Weirdly enough, a tiger cub costs less than a chimp, coming in at around $2,500. Other cats of the exotic nature can cost less, even $900, but the other costs make it add up. Ignoring the space requirements (legal and otherwise) just having a big cat means you need to have a big car, like a sturdy, wide van so you can take it to the vet, something that can handle a twelve-foot long cat that can literally eat a horse. You need upkeep on all permits if you want to get an animal like this. It’s pretty likely that your tenant living Rent Day to Rent Day isn’t going to be throwing dollar bills to get a Next Level Exotic Pet. They are just too expensive.

Snakes, bearded dragons, and other pets are not.

Crickets, Mice, and Everything Nice

Sure, a bearded dragon doesn’t sound too bad. Supposedly, they’re the most affectionate of scaly pets! How they rate affection is unknown, but who doesn’t want to own something called a dragon? So, they’re not fluffy. What’s the big deal?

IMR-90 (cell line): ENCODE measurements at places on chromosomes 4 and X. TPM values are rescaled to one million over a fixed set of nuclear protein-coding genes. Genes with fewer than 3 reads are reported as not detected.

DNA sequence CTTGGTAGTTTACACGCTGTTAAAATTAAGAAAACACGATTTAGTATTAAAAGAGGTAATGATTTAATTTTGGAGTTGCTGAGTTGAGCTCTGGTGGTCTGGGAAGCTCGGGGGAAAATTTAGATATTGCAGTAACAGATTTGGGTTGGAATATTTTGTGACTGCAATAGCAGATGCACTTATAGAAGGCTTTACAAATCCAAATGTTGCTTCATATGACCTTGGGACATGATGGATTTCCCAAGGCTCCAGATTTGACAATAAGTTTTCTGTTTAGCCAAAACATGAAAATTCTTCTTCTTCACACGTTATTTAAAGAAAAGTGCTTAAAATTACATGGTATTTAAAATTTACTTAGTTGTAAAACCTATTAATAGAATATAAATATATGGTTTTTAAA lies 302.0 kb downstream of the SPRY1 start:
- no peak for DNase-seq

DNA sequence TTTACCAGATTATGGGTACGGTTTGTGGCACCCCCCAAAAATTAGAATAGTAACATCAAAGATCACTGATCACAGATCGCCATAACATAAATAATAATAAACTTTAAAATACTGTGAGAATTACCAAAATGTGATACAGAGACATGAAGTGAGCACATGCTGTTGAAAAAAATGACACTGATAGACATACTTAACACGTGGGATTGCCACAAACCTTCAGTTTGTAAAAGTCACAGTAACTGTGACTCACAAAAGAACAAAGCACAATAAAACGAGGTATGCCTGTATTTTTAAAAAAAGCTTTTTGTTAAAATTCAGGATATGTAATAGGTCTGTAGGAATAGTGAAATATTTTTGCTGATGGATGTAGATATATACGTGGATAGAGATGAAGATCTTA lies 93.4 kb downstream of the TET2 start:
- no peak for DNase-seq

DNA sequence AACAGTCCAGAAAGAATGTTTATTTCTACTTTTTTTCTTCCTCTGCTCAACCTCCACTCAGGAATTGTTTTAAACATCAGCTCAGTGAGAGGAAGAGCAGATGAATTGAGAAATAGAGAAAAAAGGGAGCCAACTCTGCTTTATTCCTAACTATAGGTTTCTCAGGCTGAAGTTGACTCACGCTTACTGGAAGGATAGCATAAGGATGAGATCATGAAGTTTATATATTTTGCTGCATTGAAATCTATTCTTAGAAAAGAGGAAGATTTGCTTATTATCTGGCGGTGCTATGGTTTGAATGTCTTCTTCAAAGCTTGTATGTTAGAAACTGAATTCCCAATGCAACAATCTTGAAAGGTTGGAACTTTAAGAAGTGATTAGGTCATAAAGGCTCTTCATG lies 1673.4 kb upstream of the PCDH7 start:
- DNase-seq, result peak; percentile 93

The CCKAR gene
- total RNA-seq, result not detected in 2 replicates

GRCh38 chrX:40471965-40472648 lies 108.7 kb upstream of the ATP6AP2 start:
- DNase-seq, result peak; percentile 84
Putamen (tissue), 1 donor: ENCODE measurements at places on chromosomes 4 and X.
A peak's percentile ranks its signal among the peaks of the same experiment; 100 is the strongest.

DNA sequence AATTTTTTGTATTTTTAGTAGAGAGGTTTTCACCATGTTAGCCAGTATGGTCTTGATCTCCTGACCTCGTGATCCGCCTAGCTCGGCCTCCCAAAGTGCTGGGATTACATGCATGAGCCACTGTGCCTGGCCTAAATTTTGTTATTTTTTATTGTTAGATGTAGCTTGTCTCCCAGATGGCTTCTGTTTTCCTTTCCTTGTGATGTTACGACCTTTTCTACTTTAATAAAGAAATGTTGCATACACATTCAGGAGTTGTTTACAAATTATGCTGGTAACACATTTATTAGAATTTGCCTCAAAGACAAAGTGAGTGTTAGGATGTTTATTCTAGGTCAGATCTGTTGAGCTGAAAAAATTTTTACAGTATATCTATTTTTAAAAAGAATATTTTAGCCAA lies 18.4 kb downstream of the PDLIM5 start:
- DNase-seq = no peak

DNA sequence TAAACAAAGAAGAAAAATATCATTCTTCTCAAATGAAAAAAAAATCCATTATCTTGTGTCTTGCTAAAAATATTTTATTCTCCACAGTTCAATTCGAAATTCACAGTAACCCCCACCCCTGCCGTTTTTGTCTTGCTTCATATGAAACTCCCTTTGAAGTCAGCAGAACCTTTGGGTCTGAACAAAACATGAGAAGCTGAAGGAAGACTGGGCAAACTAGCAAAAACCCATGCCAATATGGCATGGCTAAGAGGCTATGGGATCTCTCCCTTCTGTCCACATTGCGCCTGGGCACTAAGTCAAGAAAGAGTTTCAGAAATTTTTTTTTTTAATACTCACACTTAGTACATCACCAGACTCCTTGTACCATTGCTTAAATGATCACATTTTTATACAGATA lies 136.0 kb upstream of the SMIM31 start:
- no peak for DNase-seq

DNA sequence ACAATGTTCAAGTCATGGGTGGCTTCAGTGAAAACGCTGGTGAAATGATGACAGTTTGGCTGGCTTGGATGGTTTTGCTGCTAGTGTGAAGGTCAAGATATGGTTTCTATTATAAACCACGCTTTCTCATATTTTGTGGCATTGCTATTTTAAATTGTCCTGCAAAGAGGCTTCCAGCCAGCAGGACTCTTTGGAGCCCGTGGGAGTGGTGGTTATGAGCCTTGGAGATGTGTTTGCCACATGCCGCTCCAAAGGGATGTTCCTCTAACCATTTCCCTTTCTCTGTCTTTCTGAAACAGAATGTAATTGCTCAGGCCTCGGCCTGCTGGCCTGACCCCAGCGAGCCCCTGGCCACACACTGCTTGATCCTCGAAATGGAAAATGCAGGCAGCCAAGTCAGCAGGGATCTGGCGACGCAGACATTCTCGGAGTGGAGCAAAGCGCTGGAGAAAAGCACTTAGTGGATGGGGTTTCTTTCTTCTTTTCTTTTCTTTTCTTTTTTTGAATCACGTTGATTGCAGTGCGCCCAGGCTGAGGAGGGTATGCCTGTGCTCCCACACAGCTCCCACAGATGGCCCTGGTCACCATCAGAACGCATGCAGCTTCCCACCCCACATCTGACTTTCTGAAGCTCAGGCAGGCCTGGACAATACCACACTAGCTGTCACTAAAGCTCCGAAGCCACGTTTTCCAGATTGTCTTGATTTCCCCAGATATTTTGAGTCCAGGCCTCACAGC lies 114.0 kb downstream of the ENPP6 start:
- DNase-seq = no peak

Bearded dragons eat crickets. Live crickets. You can bet your tenant isn’t going to the local pet store and saying ‘One cricket, please! Just the one.’

Since Jeff Bezos is about to become the world’s first trillionaire, you can instead bet your bottom dollar that your tenant is going on Amazon, where a box of 500 live crickets costs about twenty-five bucks plus shipping. They show up in a box. How they take care of 500 crickets and a dragon is up to them, but if that box tips over, there’s a chance you could have an infestation problem.

If your tenant has a snake, however, you may be in more luck. UPS strictly prohibits shipping of live animals, and that includes ‘feeder mice.’ There are some ways to have live mice delivered, however it seems to be recommended for people to have frozen mice shipped. The second recommendation is breeding their own mice.

Less than two months after birth, a mouse has reached reproductive maturity. Within three weeks, they can give birth to five or six babies, and they can do this around ten times a year. If your tenant is planning on breeding mice to keep their snake fed, it is possible for the feeder mice to become a building problem.